For those participants unable to find a job after the transitional program ends, a guaranteed work program would provide the same level of benefits, but in the form of wages with health insurance and child care, rather than a welfare check. To provide an incentive to keep looking for a private sector job, the level of wages would be limited to the benefit level of the transitional program. 118 Recognizing that fears about job displacement may be reasonable, the Cuomo Task Force suggests that public sector unions help identify useful work opportunities that do not displace current public employees.' On an incremental basis, the Cuomo report also recommends that the state implement the following agenda:


Education. Preschool programs would be offered in all poor neighborhoods and gradually expanded to cover all threeand four-year-olds. High school efforts would be focused on the students defined as "high risk," with early intervention efforts to keep students at their grade level and more attention to schoolwork transition.

Child support. Enforcement efforts would be increased and a standard child support formula established. (Eventually a system somewhat like the Wisconsin experiment is envisioned.)

Child care. Priority would be given to welfare recipients and those in transition for subsidized programs, with the eventual goal of providing child care on a sliding scale to all working poor families, 120

114. Id. at ch. 3.

For the federal government, the Cuomo report suggests:

Benefit levels/coverage. A minimum benefit would gradually be adopted, beginning with cash and food stamp benefits at two thirds of the poverty line, and AFDC-U would be extended.

Health insurance. Health care would be provided free to poor families and on a sliding scale to the working poor.

Income supplements. The earned income tax credit would be revised to vary by family size. This would approximate a children's allowance that is available in many Western countries. 121 The Cuomo report does contain cost estimates for some, but not all, of its proposals.

D. Legislative Proposals

Welfare reform is a major topic on Capitol Hill, discussed either as a separate legislative agenda item or as part of the federalism proposals that redefine state and federal responsibilities. A review of the current welfare proposals illustrates the variety of concerns about welfare dependency and the different financial commitments to improve income support services for American families.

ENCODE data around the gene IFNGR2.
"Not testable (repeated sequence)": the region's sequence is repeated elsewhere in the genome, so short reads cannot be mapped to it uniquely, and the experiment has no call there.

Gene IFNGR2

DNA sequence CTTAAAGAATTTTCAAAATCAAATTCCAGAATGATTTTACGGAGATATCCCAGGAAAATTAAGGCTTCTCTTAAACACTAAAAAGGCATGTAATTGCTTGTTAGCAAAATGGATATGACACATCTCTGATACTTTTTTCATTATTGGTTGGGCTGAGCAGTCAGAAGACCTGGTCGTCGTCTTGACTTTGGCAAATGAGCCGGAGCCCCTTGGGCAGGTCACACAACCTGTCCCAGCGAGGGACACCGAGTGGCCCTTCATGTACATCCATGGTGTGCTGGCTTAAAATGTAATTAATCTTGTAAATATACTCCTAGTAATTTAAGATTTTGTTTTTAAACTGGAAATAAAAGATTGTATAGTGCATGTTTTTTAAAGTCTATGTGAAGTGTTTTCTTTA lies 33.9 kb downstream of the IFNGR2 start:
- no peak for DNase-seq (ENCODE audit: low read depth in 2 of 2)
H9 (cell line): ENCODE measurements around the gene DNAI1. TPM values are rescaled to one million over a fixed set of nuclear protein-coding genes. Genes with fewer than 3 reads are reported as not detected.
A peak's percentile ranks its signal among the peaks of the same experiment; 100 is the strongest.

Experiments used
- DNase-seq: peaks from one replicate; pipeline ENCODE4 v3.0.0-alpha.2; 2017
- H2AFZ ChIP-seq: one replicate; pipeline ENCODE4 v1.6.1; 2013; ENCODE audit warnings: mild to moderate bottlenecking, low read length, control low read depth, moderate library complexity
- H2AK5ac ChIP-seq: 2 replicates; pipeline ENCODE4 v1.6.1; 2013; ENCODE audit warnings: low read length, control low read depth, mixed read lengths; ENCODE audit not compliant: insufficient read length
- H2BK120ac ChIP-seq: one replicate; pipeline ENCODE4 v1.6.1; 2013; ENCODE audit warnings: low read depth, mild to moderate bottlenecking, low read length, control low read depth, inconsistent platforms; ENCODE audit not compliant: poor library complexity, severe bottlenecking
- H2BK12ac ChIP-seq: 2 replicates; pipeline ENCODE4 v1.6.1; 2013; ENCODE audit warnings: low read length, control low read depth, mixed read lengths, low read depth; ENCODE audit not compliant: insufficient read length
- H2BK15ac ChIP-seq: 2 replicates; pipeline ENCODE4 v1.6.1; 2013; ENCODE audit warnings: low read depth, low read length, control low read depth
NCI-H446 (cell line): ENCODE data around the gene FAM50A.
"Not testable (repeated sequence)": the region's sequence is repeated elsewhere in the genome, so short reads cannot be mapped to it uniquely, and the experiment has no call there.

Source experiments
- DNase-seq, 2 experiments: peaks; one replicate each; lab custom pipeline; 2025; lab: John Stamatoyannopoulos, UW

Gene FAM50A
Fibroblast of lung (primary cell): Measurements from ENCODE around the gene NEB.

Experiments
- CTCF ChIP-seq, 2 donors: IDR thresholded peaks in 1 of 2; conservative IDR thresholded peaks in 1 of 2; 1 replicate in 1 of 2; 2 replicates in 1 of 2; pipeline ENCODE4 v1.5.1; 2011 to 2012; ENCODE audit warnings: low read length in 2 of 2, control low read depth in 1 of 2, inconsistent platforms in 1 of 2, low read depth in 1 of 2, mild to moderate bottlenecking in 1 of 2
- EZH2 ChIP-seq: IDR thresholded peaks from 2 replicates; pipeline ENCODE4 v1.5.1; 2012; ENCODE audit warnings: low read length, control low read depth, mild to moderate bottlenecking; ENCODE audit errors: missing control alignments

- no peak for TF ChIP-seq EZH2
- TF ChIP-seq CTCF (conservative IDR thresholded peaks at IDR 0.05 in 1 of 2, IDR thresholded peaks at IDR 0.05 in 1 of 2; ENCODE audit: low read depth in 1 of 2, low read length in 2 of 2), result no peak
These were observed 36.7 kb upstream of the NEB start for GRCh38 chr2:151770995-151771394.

1. The Federalism Act


At the end of the 99th Congress, Senators Daniel Evans (R-Wash.) and Dave Durenberger (R-Minn.) and Representative Thomas Downey (R-N.Y.) introduced the Federalism Act of 1986 (FACT). The sponsors reintroduced the bill in March 1987.123 This legislation presents a revenue-neutral plan to reform welfare and to restructure state and federal government responsibilities to the poor. The proposal seeks to improve coverage for the poor by standardizing benefits for Medicaid and AFDC recipients and by providing a national minimum standard for AFDC. It also mandates a work-welfare program for AFDC recipients. To finance these changes and to ensure fiscal neutrality, the legislation suggests that most local community development, infrastructure, and social services programs be terminated at the federal level.

The legislation requires some significant changes in current law. The key components are:

Medicaid. In the first year, all poor pregnant women and children under age five would be eligible for Medicaid. Each succeeding year, the age of poor children covered would increase by one year. All SSI recipients and persons eligible for SSI would also receive Medicaid. The federal commitment would increase to a 90-percent match.

AFDC. A national minimum benefit level for AFDC would begin in the second year of the proposal at 50 percent of the poverty line, and would increase 2 percent annually thereafter. The federal government would pay 90 percent of the cost, but states would continue to administer the program. All states would be required to offer the current AFDC-U program.